Dealing with a common poison

by The Listener / 02 March, 2014
How to minimise the health risks from exposure to lead.


When lead is ingested or inhaled, it travels to the bloodstream and accumulates in the bones. It is then re-released into the system, meaning a child or adult exposed to too much lead may be re-exposed long after the original exposure.


• Can damage the brain, affect fertility, increase the risk of miscarriage or stillbirth, and raise blood pressure. In pregnant women, lead can cross the placenta and damage the fetus. Also linked to anaemia, seizures, hearing loss, nausea, fatigue.
• Possible symptoms: headaches, irritability, aggressive behaviour, insomnia, abdominal pain, loss of appetite, constipation, anaemia.



• Lead-based paint peeling off or being unsafely removed from your house or a neighbour’s. Previous shoddy renovations.
• Soil and house dust.
• Food (lead particles can coat the skin of vegetables; wash before eating).
• Lead-painted toys or furniture, some Ayurvedic and Chinese herbal medicines.
• Pica: children eating dirt or paint.
• Hobbies: particularly indoor shooting and leadlighting.
• Drinking water from lead pipes.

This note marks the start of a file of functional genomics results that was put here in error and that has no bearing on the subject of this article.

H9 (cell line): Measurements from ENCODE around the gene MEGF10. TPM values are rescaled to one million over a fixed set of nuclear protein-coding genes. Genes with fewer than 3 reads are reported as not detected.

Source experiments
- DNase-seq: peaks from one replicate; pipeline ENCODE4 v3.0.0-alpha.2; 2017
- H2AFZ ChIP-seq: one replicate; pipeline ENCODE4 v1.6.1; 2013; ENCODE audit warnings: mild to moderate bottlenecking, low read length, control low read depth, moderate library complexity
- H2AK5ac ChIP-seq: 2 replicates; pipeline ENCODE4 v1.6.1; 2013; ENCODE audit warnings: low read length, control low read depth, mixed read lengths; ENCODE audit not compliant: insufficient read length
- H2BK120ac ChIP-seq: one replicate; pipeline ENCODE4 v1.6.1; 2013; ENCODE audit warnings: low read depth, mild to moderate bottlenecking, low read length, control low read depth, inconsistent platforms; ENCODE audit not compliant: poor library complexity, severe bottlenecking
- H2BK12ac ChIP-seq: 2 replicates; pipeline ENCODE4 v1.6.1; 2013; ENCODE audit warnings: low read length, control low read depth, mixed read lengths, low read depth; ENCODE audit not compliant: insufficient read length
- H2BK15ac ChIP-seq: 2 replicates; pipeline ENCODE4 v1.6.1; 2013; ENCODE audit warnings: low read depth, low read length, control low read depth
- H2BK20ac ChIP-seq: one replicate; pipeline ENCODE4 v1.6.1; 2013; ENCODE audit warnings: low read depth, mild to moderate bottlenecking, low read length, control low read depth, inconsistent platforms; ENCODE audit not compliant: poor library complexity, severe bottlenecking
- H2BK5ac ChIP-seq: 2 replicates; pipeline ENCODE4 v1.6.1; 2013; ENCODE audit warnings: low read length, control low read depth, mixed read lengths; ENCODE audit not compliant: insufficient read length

• Can be permanent and irreversible.
• Low levels are often undetected: no obvious symptoms. Child might be fatigued, irritable, losing weight, pale or weak.
• Can lead to learning disabilities, diminished IQ, behavioural problems, malformed bones, organ damage, hearing problems, slow growth.
• Very high levels can cause seizures, coma, death.


• Take your child to a GP. Ask for a blood test if there is concern about lead exposure. Make sure siblings are tested if high levels are found.
• Frequently wash your child’s hands, toys, dummies.
• Test house dust and soil, as well as paint (on furniture and house surfaces).
• Never dry-sand lead paint or acrylic that may have lead paint underneath.
• Paint lead surfaces with acrylic. Discard contaminated carpets. Replace or cover contaminated soil.
• If working with lead, wash clothes separately and shower before cuddling kids.

To read about stunning links between lead exposure and crime, see this week's Listener cover story: The dreaded leadSubscriber contentIcon definitionSubscriber content

Rick Nevin’s academic papers showing correlations with lead exposure: click here.

Guidelines on how to deal with lead paint when renovating: click here.

Follow the Listener on Twitter or Facebook.
MostReadArticlesCollectionWidget - Most Read - Used in articles
AdvertModule - Advert - M-Rec / Halfpage